Having a pop at Youngs is easy, even easier as a target, that more than one brewery is doing at the moment, I would wonder even if they give a S'. Getting your beer out there, served in a right and proper fashion is way more difficult, whether it comes from a keg faucet or a cask tap, or even bottle.

I for one think that Meantime are doing interesting things... I wait to see how it pans out.

I have a soft spot for their, what used to be, organic pils, doubt I'd want to try that out of a cask?! But the IPA is pretty good out of a cask. I kinda wish they go back to that really hoppy finish that they got in the big bottle IPA.

Tandleman said...

Tim.

A glib answer would be that while the technology may be superior, the end product may not be, but I dare say others might have a view.

Jeff Frane said...

I can buy bread at the store that is entirely made by machine. Heck, I can buy a "bread machine" and do it at home. So why would I bother going to a real bakery for a loaf, or going to all the bother of spending a week developing a starter and hours/days getting the dough ready?

Because it's better!

Dave25 said...

Excellent news. I got to try cask Meantime London Pale Ale at Stonchffrey's pub a few weeks back, and very nice it was too.

John Clarke said...

Excellent news - and one in the eye for the "keg is king" brigade too! (I see Tim's already been whining - but what do we care as he's buggering off back to Australia) - I guess the others won't be far behind (including the entertainingly demented Sausage who appears to have you in his sights again).

john said...

The changing attitudes of pub companies thats a laugh.Wait till he tries to sell them beer they still buy the cheapest beer they can find.Meantime has quality beers but at a price and in the free trade they will be competing with Youngs who sell beer very cheaply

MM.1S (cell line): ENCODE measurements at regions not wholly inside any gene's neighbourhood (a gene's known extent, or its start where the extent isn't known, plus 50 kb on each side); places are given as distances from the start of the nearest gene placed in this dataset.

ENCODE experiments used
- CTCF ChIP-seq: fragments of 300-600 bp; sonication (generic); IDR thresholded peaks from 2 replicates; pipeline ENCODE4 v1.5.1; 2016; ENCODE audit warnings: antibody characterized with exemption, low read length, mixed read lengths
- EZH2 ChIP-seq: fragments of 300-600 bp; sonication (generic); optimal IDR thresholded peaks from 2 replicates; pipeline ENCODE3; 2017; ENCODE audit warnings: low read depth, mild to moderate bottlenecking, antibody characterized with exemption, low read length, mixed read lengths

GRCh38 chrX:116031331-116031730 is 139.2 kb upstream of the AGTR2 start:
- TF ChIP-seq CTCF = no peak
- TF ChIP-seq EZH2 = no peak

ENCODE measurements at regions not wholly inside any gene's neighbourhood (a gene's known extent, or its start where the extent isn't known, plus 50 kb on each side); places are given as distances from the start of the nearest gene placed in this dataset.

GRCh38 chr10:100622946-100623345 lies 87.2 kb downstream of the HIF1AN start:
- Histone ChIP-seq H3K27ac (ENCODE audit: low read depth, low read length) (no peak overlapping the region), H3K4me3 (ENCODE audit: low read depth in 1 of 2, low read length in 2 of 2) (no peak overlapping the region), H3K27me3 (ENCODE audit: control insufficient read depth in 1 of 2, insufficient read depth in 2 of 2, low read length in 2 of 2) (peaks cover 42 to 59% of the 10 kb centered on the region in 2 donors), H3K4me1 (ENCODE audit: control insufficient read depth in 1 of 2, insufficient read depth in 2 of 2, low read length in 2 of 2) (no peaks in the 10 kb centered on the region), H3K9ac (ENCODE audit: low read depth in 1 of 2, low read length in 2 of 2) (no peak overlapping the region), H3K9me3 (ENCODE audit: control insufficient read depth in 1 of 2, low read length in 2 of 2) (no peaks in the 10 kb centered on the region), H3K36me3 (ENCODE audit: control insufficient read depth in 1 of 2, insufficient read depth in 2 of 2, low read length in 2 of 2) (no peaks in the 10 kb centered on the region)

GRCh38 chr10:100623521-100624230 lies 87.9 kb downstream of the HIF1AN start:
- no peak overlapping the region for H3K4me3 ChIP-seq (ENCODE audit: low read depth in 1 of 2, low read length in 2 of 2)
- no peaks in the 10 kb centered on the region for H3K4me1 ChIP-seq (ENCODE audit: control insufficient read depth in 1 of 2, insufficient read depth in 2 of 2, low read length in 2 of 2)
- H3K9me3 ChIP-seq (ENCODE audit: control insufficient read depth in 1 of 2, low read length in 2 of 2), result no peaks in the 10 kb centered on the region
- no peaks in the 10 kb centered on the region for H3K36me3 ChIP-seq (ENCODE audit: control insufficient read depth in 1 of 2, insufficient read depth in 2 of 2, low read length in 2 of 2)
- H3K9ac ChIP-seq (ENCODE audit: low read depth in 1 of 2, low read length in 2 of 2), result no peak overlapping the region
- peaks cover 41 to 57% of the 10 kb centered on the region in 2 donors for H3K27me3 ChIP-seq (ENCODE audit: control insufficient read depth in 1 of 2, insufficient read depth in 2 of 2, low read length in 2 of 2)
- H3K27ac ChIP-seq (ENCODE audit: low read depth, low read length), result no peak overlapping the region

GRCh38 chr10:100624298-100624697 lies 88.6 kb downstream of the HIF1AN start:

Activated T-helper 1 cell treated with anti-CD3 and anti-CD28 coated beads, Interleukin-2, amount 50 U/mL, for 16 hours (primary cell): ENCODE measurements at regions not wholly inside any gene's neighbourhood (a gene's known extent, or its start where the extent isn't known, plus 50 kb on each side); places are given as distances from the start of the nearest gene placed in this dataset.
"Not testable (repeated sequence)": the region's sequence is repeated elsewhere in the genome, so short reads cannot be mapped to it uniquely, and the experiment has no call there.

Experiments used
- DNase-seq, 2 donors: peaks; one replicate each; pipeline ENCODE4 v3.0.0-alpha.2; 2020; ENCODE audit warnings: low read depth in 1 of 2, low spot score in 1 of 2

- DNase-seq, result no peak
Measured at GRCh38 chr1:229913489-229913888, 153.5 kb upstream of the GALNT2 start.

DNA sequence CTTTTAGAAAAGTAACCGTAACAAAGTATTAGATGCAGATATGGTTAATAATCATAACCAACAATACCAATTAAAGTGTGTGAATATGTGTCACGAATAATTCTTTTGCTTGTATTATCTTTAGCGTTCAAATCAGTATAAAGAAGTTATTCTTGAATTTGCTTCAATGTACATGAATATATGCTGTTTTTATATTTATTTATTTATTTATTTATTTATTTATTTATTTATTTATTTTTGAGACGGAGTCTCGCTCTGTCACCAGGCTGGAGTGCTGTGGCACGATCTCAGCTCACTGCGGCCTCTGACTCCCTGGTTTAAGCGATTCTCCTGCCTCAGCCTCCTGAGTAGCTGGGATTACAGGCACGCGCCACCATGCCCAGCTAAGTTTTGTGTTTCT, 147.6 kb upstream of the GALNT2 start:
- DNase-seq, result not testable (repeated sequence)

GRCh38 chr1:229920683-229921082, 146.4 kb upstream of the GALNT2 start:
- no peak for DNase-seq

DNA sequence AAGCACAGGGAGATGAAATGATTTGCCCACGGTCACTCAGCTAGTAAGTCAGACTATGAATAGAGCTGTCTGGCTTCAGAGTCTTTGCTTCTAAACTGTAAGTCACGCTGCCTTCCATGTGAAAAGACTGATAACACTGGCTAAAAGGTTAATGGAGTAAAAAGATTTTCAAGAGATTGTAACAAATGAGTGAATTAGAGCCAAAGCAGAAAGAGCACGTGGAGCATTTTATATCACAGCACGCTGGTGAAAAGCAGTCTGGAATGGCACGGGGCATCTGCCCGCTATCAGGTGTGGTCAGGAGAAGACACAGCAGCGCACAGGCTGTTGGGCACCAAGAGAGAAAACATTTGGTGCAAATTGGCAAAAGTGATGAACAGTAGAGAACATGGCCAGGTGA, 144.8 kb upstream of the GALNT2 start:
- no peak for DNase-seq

cheers john

Paul Garrard said...

I could never understand Meantime's avoidance of cask. I’m glad they’ve seen the light.

Woolpack Dave said...

Which is better, cask or keg? I've had good cask and I've had good keg. I've also had crap versions of both. Either can out shine the other in the right situation.

I like to concentrate on the entertainment value of the contravertial Sausage, it's safer that way.

(Sitting on the fence in the Lake District is painful. They all generally have barbed wire on top.)

Erlangernick said...

ObRandomDriveByLees-RelatedPost:

Had a beer with a trio who are originally from Cambridge yesterday. (Actually a trio of beers, but no matter.)

They admitted that Lees is indeed at least drinkable. They hadn't heard of Phoenix though. And TTLandlord is tops!

Bailey said...

This is good news. Meantime might have the branding of a big company, and that juicy Sainsbury's contract, but they're still a fairly small, young company, and it's right that they've not rushed into this.

I still enjoy Young's Bitter, though!

Leigh said...

am in london next month, will be trying to seek this out for sure...good news!

Boak said...

I reckon they've avoided cask for a couple of reasons (1) it's just not part of their marketing strategy (2) they see it as part of their strategy to maintain consistency of quality. i.e. they know that it only take a few bad barrels of beer to destroy their carefully-built up reputation for quality.

That said, I don't think the keg only thing worked - I've had some truly dreadful offerings from Meantime in other pubs. If it's old and stale, keg ain't gonna help.